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Wednesday, January 22, 2014

A Call For Financial Literacy

Having woken up a little later than usual, I decided to hail a cab (which is not so easy a task in Makati, where everyone seems to be hailing one). Thankfully, I was able to snag one as our area has a nearby tambayan for taxi drivers.

As I occupied the back seat, I noticed the driver had to be pushing 60, at least. He was definitely hard of hearing as he had to ask me twice for my destination, and he drove in a rather tentative manner. No, it wasn't because he had just gotten his license, but rather, he had a hard time turning his head to watch for oncoming vehicles. His reflexes - or lack of it - gave me pause, but since I needed a ride ASAP, I considered myself lucky enough to have snagged a cab.

As a financial advisor, I am confronted on a daily basis of an uncomfortable truth: so much of this country's population cannot afford to retire.

At a time when we should be savoring the fruits of the labor we have toiled for decades, people like my taxi driver that day are still working because they don't have a choice.

(Courtesy of

It's easy enough to pass it off as "unavoidable": prices keep going up, the exchange rate is dismal, the government keeps piling on taxes, family members keep asking for help, loans have to be paid, etc. Much of these factors are beyond our individual control, so it behooves us all to ask ourselves:

What part of our finances can we control?

And did we do our part in matters within our control, to ensure that we will see an end to working out of need, at an age when we are, to use that phrase, put out to pasture?

I submit that much of our financial woes are due to the fact that our financial literacy is quite low. And while I'm sure our parents, in one way or another, did impart to us some "tips" on saving money - like turning off the iron 30 minutes before you're through pressing clothes, or having us open "kiddie" bank accounts - we don't seem to have a formal structure for learning about finances in our educational institutions.

We are unaware - and thoroughly unprepared - for how pervasive the matter of financial management will permeate all of our adult lives.

It contributes to why we have so many OFWs, or people having more than one job: we aren't earning enough, we aren't saving enough, we fall for the "easy way out" - using credit cards and going to loan sharks as a way to cope with financial demands, not realizing the grave we are digging ourselves, we don't keep track of our expenses and continue railing against the wages we get but don't find it contradictory that we will pull out all the stops just to have the latest Galaxy or iPhone model.

I wish our schools taught us the basics of personal finance. I remember taking up Economics in third year high school, but that isn't the kind of education I'm referring to. Yes, it's important to know what comprises the Gross National Product, but it is essential and vital to realize why we should save first before spending.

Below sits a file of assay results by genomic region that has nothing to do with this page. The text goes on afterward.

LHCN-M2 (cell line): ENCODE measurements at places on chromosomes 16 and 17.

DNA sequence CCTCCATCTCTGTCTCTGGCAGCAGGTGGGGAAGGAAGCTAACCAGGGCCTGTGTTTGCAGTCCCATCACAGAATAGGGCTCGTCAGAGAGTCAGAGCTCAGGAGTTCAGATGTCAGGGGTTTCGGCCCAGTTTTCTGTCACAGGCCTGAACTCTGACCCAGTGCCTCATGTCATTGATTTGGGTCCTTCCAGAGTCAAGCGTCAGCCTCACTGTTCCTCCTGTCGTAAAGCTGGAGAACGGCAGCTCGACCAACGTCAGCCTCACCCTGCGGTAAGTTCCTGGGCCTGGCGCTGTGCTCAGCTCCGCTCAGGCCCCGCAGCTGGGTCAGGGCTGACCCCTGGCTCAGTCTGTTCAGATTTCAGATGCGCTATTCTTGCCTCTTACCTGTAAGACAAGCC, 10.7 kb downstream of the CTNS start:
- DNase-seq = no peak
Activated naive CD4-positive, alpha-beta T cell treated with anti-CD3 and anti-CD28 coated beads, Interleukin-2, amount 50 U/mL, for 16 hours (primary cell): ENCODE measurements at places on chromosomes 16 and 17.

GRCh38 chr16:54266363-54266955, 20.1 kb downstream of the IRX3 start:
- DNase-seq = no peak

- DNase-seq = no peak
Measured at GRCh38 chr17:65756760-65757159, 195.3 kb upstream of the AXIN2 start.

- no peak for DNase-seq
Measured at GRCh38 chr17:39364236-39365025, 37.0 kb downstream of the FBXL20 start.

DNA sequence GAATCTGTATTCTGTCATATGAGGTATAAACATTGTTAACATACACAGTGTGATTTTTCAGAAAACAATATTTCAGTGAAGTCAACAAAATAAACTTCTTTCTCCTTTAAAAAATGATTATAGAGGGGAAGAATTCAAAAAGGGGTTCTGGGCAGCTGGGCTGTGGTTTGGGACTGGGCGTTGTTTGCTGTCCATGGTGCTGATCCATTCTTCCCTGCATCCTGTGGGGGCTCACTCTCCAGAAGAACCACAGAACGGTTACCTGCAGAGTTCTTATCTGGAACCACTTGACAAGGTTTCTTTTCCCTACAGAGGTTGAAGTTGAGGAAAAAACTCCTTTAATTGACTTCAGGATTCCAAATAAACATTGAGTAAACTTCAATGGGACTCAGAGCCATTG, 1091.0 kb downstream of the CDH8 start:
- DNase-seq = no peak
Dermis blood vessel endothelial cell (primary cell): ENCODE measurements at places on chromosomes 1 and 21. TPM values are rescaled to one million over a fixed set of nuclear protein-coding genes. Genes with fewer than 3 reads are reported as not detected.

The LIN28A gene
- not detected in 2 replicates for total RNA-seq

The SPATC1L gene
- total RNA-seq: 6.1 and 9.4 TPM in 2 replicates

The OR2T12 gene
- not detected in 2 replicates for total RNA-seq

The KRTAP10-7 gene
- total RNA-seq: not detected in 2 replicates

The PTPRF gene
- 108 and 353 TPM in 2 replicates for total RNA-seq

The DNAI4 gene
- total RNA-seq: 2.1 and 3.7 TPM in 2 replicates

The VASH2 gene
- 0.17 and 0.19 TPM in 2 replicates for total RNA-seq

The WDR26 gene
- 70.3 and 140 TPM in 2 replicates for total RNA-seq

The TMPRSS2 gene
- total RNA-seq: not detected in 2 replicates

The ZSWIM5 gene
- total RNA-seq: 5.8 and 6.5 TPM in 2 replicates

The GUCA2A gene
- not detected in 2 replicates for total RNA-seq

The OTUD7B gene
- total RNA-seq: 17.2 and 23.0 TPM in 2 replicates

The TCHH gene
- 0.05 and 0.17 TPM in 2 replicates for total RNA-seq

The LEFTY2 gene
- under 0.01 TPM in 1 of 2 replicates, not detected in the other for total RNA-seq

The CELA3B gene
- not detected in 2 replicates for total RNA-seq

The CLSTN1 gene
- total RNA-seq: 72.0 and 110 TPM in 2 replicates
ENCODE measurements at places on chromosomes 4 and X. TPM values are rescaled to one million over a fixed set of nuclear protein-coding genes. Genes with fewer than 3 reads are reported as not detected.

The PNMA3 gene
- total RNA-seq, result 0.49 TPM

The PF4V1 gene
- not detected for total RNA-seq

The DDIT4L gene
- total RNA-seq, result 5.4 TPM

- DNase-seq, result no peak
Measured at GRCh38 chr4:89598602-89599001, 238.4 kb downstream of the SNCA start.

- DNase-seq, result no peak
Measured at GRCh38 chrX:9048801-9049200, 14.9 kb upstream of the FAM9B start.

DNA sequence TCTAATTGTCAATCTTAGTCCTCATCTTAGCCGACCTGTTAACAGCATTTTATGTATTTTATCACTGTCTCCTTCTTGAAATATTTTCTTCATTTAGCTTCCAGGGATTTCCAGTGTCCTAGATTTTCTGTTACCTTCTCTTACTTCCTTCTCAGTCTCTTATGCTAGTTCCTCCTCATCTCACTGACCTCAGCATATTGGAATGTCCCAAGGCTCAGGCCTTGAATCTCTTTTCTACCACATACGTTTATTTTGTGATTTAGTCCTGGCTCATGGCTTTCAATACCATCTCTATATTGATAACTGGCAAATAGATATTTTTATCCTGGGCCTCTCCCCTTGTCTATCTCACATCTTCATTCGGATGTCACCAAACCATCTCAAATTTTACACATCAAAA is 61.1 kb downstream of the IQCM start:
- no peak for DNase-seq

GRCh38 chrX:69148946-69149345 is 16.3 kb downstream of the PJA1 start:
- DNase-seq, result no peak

I was taught that inflation means being able to buy less goods with the same 100 pesos I had in 1984, but no one told me about why finding the right savings or investment vehicle is vital in blunting the effects of inflation.

And while some parents always run away when an insurance agent comes around, you only need to see the survivors of Yolanda, Ondoy and countless other calamities on TV wailing "Paano na kami?!? Siya lang ang bumubuhay sa amin, kinuha pa siya?!?" to realize how important risk management is for all families.

My line of work has given me a glimpse into some very interesting financial habits, and by interesting, I mean quizzical.

I was able to talk to a call center agent who told me she was hard pressed to save a thousand pesos every month, but during the course of our conversation, proudly reveals that she spent 25,000 pesos a few months back to see a foreign pop act, "the best show I've ever seen!"

Or the fashion ingenue who had all the designer bags, clothes and accessories a human body can carry, but revealed to me that it was all on installment basis, and that her relatively large salary is already bondaged to three credit card companies for at least 3 years.

So it's quite amazing to be able to meet an office worker - who earns a little over 20,000 pesos a month - who is able to invest almost half a million in one fell swoop, proof that what matters is not what you have, but what you do with it.

It is often said that education is the key to a better life.

And an important life lesson I wish everyone learns early on is that we have to take control of our finances, lest they take control of our lives.

1 comment:

  1. I agree to this, I am one of those who have more than one job. I wish I am good at handling my finances.